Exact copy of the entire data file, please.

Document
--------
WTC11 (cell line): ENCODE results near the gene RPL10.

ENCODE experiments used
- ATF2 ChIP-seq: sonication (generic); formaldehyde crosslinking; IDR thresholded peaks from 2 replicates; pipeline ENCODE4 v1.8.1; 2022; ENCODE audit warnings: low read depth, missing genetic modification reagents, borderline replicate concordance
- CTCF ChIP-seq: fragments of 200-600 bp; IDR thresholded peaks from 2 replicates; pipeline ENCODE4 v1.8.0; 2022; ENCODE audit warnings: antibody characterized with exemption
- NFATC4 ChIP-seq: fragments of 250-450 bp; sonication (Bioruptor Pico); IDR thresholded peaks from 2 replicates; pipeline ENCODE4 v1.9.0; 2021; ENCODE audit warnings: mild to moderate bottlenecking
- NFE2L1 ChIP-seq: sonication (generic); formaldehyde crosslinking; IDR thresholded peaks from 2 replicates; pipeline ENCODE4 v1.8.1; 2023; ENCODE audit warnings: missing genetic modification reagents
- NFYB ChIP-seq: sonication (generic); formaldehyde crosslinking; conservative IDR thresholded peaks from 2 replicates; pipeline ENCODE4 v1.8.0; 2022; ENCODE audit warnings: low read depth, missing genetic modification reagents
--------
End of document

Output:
WTC11 (cell line): ENCODE results near the gene RPL10.

ENCODE experiments used
- ATF2 ChIP-seq: sonication (generic); formaldehyde crosslinking; IDR thresholded peaks from 2 replicates; pipeline ENCODE4 v1.8.1; 2022; ENCODE audit warnings: low read depth, missing genetic modification reagents, borderline replicate concordance
- CTCF ChIP-seq: fragments of 200-600 bp; IDR thresholded peaks from 2 replicates; pipeline ENCODE4 v1.8.0; 2022; ENCODE audit warnings: antibody characterized with exemption
- NFATC4 ChIP-seq: fragments of 250-450 bp; sonication (Bioruptor Pico); IDR thresholded peaks from 2 replicates; pipeline ENCODE4 v1.9.0; 2021; ENCODE audit warnings: mild to moderate bottlenecking
- NFE2L1 ChIP-seq: sonication (generic); formaldehyde crosslinking; IDR thresholded peaks from 2 replicates; pipeline ENCODE4 v1.8.1; 2023; ENCODE audit warnings: missing genetic modification reagents
- NFYB ChIP-seq: sonication (generic); formaldehyde crosslinking; conservative IDR thresholded peaks from 2 replicates; pipeline ENCODE4 v1.8.0; 2022; ENCODE audit warnings: low read depth, missing genetic modification reagents